North Korean APT43 Group Finances Spy Activities Via Cybercrime

By   Adeola Adegunwa
Writer , Informationsecuritybuzz | Mar 29, 2023 05:30 am PST

The North Korean APT43 cybercrime group, the threat intelligence firm Mandiant thinks is using cybercrime to finance espionage operations, was the subject of a report released by Mandiant. 

The group, also known as Hidden Cobra, has a history of participating in numerous cyberattacks, including the infamous WannaCry ransomware assault in 2017. This impacted over 200,000 machines located in more than 150 countries. The organization is thought to be closely connected to the North Korean government and to be constantly engaged in cyberespionage activities.

APT43 is a cyber espionage organization that has been linked to state-sponsored cyber activities in North Korea. It is thought that the group, which has been active at least since 2012, works for the North Korean government. The group has a history of attacking a variety of sectors, including the automotive, aerospace, and financial services businesses.

According to the threat intelligence firm Mandiant, the North Korean APT43 gang has been using cybercrime to finance its espionage activities. The organization, also known as Hidden Cobra, is thought to be working for the North Korean government and has been active at least since 2012.

Strategies, Techniques, And Protocols of North Korean APT43

It is well known that the organization employs both freely accessible and specially created malware to accomplish its goals. The use of different TTPs by North Korean APT43, such as spear-phishing, watering hole attacks, and the exploitation of known flaws in software and hardware systems, is highlighted in Mandiant’s report. Additionally, the group has been observed using trusted remote access programs like VNC, RDP, and TeamViewer to keep control of infected systems.

APT43 has allegedly been actively engaged in cybercrime operations, such as stealing cryptocurrencies, hacking banks, and launching ransomware attacks, to finance its spying activities, claims a Mandiant report. Because of North Korea’s economic sanctions, it is believed that the group has financial motivations which have seriously restricted the country’s capacity to produce foreign currency. Cybercrime activities carried out by North Korean APT43 are a way for the regime to raise much-needed funds.

Mandiant claims that APT43 has made millions of dollars from its cybercrime operations, with the money going to support its state-sponsored spying operations.

Cybercrime Operations By APT43 And Their Consequences

The cybercrime activities of APT43 have a major impact on international cybersecurity. If the group is effective in carrying out cyberattacks against crucial infrastructure systems and financial institutions, there could be severe disruption and monetary losses. Additionally, APT43’s use of sophisticated TTPs and custom malware makes it difficult for organizations to identify and react to their actions.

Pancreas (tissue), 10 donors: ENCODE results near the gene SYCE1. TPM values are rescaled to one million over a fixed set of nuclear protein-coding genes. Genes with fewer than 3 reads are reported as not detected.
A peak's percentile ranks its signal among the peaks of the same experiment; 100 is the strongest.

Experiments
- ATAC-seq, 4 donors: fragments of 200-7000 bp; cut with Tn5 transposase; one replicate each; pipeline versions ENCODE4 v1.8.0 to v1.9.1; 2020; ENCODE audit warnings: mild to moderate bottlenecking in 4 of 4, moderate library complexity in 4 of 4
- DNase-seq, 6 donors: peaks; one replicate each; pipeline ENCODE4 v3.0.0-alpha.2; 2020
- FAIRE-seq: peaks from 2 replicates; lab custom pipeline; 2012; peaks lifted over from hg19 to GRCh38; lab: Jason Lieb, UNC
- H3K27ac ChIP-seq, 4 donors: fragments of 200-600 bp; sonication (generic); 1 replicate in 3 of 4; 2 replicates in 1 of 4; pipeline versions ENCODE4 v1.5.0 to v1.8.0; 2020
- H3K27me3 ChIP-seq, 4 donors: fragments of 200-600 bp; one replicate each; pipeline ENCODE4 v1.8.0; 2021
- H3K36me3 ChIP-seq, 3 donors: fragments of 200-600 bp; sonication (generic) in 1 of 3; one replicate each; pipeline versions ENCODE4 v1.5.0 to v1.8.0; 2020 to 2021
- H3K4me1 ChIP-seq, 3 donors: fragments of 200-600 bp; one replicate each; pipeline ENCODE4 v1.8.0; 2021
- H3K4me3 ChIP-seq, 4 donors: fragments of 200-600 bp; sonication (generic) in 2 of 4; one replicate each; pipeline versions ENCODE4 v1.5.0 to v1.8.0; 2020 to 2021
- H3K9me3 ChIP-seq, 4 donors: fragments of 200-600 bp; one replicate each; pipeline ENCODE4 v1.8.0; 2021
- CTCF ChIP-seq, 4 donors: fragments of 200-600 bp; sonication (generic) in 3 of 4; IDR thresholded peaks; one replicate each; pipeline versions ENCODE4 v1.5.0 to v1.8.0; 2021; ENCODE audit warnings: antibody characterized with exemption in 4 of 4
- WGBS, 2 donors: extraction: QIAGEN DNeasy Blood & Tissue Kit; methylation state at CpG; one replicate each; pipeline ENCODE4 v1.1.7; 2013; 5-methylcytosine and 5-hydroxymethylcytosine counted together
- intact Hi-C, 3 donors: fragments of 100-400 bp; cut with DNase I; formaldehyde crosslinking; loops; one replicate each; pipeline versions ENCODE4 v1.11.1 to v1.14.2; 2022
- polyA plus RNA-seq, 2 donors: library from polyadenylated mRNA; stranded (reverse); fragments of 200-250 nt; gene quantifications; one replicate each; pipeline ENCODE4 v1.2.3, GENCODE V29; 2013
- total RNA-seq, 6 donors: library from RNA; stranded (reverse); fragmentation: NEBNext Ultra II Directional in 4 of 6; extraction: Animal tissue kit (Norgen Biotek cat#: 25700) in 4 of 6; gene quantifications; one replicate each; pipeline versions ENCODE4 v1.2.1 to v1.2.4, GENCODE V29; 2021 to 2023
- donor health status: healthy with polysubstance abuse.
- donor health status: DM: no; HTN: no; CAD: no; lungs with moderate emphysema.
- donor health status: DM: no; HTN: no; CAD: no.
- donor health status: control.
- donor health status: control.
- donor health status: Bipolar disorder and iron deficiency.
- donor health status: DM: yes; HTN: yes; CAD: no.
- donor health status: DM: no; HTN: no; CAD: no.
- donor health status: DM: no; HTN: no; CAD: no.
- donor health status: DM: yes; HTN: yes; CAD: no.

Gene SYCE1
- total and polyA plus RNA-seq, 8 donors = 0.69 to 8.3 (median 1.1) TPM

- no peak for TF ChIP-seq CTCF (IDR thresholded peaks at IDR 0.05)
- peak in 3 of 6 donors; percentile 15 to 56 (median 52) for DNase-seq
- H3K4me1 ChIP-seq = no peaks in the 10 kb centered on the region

The threat presented by North Korean APT43 highlights the necessity of global collaboration in the fight against cybercrime and cyber espionage. The US and other nations have put economic restrictions against North Korea to restrict the regime’s access to financial resources. 

APT43 was also accused of using Android malware to gather login information from Chinese citizens seeking to borrow cryptocurrency. Additionally, the organization runs several spoof websites for targeted credential harvesting.

Numerous crypto-heists, including the latest $195 million Euler exploit, have North Korea as a suspect. According to the United Nations, North Korean hackers made a record-breaking $630 million to over $1 billion in 2022. Chainalysis estimated that amount to be at least $1.7 billion.

The North Korean government has been known to fund several cyber espionage organizations to gather information and advance its weapons programs. One such organization that allegedly works for the North Korean government is the APT43 group.

For governments around the globe, the use of cybercrime to finance espionage operations is an alarming development. It is a sign of the complexity and increased sophistication of cyber threats that countries must contend with. Governments must proactively safeguard their sensitive data and vital infrastructure from these dangers.

The discovery of APT43’s activities emphasizes the continuing danger presented by state-sponsored hacking organizations. It also underscores the necessity for increased international cooperation to stop these organizations’ activities. Governments and defense companies must cooperate to find and stop the activities of state-sponsored hacking organizations.


The fact that Mandiant was able to identify APT43 as a North Korean hacking group emphasizes the ongoing danger that state-sponsored cyberattacks pose to vital infrastructure and targets of national security. The group’s attention to the aerospace and defense sectors in the US and South Korea indicates that they are hoping to gain a tactical edge in future military engagements.  The strategies employed by APT43, such as spear-phishing, social engineering, and the use of fake websites, highlight the necessity for businesses to exercise constant vigilance and put strong cybersecurity measures in place.

Organizations must take the measures recommended by Mandiant to defend against these strategies, such as multifactor authentication and regular security audits, to prevent state-sponsored cyberattacks.  Overall, this news should serve as a warning that both the public and private sectors continue to face serious challenges from the threat of cyberattacks from nation-state actors and that proactive steps must be taken to reduce these risks.

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